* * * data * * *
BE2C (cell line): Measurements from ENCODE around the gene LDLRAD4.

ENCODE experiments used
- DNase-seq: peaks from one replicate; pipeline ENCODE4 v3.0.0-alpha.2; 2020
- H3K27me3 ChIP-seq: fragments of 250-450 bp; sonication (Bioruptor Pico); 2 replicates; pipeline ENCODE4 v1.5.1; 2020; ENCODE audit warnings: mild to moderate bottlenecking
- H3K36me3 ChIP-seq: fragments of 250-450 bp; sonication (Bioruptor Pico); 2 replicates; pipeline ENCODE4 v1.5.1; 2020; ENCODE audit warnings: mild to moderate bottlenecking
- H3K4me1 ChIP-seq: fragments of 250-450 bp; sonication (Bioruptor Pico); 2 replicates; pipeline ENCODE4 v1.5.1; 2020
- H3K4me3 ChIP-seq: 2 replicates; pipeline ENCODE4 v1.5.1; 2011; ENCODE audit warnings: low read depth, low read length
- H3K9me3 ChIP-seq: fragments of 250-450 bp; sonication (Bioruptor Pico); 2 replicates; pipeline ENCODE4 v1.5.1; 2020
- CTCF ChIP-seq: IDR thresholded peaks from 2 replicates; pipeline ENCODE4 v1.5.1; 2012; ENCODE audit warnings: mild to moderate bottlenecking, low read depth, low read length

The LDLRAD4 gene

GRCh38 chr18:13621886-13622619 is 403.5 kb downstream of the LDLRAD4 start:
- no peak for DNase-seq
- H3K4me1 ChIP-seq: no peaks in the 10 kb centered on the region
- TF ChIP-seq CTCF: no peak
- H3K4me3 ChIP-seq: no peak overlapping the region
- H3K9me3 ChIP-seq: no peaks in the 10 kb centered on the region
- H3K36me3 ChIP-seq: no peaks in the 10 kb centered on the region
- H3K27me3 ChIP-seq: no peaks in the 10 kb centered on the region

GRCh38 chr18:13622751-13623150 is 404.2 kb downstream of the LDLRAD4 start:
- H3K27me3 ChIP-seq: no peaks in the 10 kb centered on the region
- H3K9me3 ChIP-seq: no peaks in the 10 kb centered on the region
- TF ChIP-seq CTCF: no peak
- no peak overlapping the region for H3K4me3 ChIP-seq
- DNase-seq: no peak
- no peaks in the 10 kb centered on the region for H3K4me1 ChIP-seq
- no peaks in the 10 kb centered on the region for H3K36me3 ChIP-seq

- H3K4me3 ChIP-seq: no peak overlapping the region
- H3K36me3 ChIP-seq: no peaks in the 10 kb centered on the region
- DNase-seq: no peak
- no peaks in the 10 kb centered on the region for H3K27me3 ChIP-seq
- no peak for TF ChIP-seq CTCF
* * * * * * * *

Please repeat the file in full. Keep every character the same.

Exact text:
BE2C (cell line): Measurements from ENCODE around the gene LDLRAD4.

ENCODE experiments used
- DNase-seq: peaks from one replicate; pipeline ENCODE4 v3.0.0-alpha.2; 2020
- H3K27me3 ChIP-seq: fragments of 250-450 bp; sonication (Bioruptor Pico); 2 replicates; pipeline ENCODE4 v1.5.1; 2020; ENCODE audit warnings: mild to moderate bottlenecking
- H3K36me3 ChIP-seq: fragments of 250-450 bp; sonication (Bioruptor Pico); 2 replicates; pipeline ENCODE4 v1.5.1; 2020; ENCODE audit warnings: mild to moderate bottlenecking
- H3K4me1 ChIP-seq: fragments of 250-450 bp; sonication (Bioruptor Pico); 2 replicates; pipeline ENCODE4 v1.5.1; 2020
- H3K4me3 ChIP-seq: 2 replicates; pipeline ENCODE4 v1.5.1; 2011; ENCODE audit warnings: low read depth, low read length
- H3K9me3 ChIP-seq: fragments of 250-450 bp; sonication (Bioruptor Pico); 2 replicates; pipeline ENCODE4 v1.5.1; 2020
- CTCF ChIP-seq: IDR thresholded peaks from 2 replicates; pipeline ENCODE4 v1.5.1; 2012; ENCODE audit warnings: mild to moderate bottlenecking, low read depth, low read length

The LDLRAD4 gene

GRCh38 chr18:13621886-13622619 is 403.5 kb downstream of the LDLRAD4 start:
- no peak for DNase-seq
- H3K4me1 ChIP-seq: no peaks in the 10 kb centered on the region
- TF ChIP-seq CTCF: no peak
- H3K4me3 ChIP-seq: no peak overlapping the region
- H3K9me3 ChIP-seq: no peaks in the 10 kb centered on the region
- H3K36me3 ChIP-seq: no peaks in the 10 kb centered on the region
- H3K27me3 ChIP-seq: no peaks in the 10 kb centered on the region

GRCh38 chr18:13622751-13623150 is 404.2 kb downstream of the LDLRAD4 start:
- H3K27me3 ChIP-seq: no peaks in the 10 kb centered on the region
- H3K9me3 ChIP-seq: no peaks in the 10 kb centered on the region
- TF ChIP-seq CTCF: no peak
- no peak overlapping the region for H3K4me3 ChIP-seq
- DNase-seq: no peak
- no peaks in the 10 kb centered on the region for H3K4me1 ChIP-seq
- no peaks in the 10 kb centered on the region for H3K36me3 ChIP-seq

- H3K4me3 ChIP-seq: no peak overlapping the region
- H3K36me3 ChIP-seq: no peaks in the 10 kb centered on the region
- DNase-seq: no peak
- no peaks in the 10 kb centered on the region for H3K27me3 ChIP-seq
- no peak for TF ChIP-seq CTCF